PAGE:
The Gospel for Real Life

That Kind of Faith

In James 2:18-26, we enter into one of the most controversial texts in the entire Bible.  In verse 1 of this chapter, James discusses the importance of holding the faith in the Lord Jesus Christ.  He then talks about how that faith in Jesus must result in actions.  In verse 17, James states his thesis for his readers: “So also faith by itself, if it does not have works, is dead.”  The phrase “by itself” could also be translated “in itself.”  In other words, people who simply trust in their faith, not in the One to whom that faith is pointing, really have a dead faith.  James is clear that “that faith” (or, that kind of faith) does not experience salvation.

Now we enter more controversy.  Verse 21 starts off by saying, “Was not our father Abraham justified by works.”  Anyone who has been in the school of Christianity for pretty much any length of time probably sees an apparent problem in this text.  It seems as though James is saying that we are made righteous by works.  Hence, we come into a right relationship with God based on the good works we do.  When we read verse verse 24, we have an even greater contrast with the Apostle Paul’s writings.

James 2:24 – “You see that a person is justified by works and not by faith alone.”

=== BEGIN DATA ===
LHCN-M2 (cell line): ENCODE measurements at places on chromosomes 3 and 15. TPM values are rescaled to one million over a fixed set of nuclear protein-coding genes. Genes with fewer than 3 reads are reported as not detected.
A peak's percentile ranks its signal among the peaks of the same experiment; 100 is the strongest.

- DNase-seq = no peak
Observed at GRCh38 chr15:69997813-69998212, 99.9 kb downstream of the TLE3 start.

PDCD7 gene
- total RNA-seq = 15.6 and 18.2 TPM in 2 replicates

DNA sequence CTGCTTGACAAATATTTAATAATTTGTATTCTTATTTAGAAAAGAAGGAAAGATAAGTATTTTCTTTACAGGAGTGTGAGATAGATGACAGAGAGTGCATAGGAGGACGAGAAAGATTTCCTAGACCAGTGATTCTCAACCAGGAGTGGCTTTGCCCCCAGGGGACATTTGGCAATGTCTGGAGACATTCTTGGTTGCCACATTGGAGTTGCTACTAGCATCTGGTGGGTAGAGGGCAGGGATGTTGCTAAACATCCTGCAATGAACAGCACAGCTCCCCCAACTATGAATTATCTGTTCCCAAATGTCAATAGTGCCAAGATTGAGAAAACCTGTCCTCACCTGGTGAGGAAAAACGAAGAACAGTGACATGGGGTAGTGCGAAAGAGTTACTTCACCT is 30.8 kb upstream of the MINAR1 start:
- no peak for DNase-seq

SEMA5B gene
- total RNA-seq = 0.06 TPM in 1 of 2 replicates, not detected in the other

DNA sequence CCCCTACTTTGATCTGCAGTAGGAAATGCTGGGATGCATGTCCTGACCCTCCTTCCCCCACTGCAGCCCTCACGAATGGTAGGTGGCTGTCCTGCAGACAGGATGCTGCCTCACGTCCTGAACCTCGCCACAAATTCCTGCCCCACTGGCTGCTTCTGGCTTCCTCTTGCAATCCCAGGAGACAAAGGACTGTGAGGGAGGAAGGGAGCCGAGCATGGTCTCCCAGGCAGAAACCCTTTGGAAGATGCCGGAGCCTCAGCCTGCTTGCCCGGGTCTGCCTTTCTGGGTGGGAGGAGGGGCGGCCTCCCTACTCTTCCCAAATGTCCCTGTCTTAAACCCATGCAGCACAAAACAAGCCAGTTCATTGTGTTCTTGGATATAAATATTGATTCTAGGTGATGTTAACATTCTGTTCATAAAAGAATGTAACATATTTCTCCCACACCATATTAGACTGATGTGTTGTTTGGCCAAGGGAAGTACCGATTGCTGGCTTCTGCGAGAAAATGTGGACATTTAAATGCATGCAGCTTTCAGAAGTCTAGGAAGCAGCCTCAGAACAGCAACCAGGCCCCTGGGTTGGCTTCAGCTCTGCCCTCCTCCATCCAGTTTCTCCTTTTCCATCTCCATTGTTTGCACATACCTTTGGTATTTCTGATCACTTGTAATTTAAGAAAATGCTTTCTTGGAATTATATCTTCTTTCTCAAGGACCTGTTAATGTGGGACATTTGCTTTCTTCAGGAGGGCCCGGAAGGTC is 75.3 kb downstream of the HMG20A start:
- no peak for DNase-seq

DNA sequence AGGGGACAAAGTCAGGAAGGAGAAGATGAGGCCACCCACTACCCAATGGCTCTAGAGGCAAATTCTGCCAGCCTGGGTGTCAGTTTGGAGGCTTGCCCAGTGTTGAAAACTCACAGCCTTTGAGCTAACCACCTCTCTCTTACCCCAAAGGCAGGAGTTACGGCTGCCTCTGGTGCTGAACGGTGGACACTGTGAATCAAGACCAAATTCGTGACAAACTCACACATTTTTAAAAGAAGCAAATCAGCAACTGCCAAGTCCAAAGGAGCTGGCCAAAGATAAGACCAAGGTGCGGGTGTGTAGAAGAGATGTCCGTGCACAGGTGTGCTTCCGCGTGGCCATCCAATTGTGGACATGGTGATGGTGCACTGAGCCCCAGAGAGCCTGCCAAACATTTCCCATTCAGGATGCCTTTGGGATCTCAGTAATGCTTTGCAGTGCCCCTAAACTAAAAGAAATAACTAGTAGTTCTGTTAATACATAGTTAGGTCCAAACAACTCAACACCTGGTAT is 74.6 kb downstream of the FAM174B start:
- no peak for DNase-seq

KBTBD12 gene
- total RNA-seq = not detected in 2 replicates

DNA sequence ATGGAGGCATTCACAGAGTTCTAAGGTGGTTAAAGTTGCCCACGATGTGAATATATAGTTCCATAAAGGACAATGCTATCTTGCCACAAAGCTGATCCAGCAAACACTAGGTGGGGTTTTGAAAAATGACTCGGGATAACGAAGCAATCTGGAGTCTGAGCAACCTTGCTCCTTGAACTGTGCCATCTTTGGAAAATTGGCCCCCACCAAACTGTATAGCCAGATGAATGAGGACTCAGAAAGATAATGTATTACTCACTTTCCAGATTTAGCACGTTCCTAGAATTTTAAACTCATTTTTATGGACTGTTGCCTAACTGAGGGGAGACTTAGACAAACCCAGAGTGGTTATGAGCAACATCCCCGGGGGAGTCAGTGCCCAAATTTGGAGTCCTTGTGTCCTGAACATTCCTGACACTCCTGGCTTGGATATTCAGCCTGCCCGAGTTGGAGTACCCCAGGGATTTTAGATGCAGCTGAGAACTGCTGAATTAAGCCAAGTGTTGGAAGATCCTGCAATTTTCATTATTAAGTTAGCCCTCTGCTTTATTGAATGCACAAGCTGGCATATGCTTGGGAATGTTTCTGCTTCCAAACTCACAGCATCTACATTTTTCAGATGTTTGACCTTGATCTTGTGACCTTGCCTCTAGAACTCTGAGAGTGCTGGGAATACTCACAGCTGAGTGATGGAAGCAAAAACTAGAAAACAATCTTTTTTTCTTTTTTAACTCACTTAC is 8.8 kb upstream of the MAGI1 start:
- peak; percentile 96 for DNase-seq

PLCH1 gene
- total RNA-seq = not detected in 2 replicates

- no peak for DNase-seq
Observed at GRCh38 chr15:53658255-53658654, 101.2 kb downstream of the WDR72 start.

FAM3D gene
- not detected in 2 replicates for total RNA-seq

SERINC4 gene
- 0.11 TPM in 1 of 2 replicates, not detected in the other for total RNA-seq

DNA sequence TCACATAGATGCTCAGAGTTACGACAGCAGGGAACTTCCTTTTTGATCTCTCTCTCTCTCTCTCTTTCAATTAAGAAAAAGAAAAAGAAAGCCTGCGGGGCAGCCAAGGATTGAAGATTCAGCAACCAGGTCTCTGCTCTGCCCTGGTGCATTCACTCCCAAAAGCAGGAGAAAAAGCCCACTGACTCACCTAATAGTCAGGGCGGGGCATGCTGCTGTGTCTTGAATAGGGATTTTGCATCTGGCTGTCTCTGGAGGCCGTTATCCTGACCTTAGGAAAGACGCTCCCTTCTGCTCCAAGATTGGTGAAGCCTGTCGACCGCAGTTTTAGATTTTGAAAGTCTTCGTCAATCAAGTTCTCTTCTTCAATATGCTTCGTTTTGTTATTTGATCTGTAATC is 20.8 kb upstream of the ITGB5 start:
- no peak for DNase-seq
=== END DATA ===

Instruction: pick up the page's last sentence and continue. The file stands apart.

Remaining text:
Romans 3:28 – “We maintain that a man is justified by faith apart from works of the Law;”

Look at the similar construct of the passage.  What are James and Paul saying?  Are they saying totally contradictory things?  And, if so, can the Bible be trusted?  Or, should James or Paul be out of the Scriptures because one of them is lying?  Thankfully we can glean a few things from this passage, but let me say this first: just because people use the same word, that does not mean they are saying the same thing.  For example, in chapter one, we studied about trial and temptation.  In the Greek language, trial and temptation are the same word.  Based on the context, this word can either mean something that is good for us or it can mean something that is dangerous if not fought against.  It’s the same Greek word for lust and desire.  Based on the context, it can mean something bad or it can mean something good.